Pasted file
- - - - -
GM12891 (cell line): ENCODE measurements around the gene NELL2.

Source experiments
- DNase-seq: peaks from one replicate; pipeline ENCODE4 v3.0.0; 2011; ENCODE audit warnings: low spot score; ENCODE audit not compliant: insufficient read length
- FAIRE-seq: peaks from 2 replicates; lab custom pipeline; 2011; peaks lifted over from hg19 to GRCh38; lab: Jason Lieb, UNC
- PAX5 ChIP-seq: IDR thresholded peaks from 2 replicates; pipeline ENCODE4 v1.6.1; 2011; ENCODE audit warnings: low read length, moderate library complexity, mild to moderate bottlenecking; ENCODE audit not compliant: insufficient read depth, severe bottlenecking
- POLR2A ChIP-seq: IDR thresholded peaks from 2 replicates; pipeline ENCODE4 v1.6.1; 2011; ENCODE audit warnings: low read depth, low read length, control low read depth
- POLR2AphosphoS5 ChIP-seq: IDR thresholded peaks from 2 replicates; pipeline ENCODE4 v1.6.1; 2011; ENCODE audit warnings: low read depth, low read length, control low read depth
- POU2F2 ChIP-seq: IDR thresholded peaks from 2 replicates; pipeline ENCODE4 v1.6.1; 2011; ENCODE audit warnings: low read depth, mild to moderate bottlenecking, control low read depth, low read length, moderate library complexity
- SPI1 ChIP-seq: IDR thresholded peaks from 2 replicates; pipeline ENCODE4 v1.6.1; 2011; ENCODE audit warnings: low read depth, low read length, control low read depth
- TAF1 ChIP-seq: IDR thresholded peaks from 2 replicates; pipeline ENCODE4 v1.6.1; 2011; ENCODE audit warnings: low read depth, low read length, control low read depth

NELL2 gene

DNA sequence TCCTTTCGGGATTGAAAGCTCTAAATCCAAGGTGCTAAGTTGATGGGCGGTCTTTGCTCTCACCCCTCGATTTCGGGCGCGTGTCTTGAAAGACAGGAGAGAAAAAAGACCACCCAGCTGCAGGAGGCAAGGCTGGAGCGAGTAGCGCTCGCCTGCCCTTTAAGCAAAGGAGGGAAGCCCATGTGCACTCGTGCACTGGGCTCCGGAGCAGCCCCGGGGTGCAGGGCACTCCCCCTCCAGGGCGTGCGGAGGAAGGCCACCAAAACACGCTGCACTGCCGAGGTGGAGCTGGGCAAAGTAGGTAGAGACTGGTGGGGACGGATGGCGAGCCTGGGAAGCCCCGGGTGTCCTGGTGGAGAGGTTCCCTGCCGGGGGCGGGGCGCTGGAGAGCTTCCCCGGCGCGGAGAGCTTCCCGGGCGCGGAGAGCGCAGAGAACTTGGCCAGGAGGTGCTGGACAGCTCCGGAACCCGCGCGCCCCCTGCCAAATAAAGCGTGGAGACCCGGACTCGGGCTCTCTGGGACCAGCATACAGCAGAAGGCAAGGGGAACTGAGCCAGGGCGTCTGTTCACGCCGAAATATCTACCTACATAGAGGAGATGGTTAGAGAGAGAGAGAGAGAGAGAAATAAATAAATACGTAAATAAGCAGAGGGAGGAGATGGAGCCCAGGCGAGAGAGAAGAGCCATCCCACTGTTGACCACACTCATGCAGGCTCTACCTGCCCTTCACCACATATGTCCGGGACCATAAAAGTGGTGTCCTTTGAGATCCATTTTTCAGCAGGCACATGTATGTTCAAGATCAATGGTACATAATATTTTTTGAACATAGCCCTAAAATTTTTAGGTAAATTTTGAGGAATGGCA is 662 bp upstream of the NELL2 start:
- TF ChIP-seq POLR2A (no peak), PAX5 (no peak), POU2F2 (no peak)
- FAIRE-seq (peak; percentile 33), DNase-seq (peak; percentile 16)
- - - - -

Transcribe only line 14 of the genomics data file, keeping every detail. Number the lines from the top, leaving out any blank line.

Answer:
- FAIRE-seq (peak; percentile 33), DNase-seq (peak; percentile 16)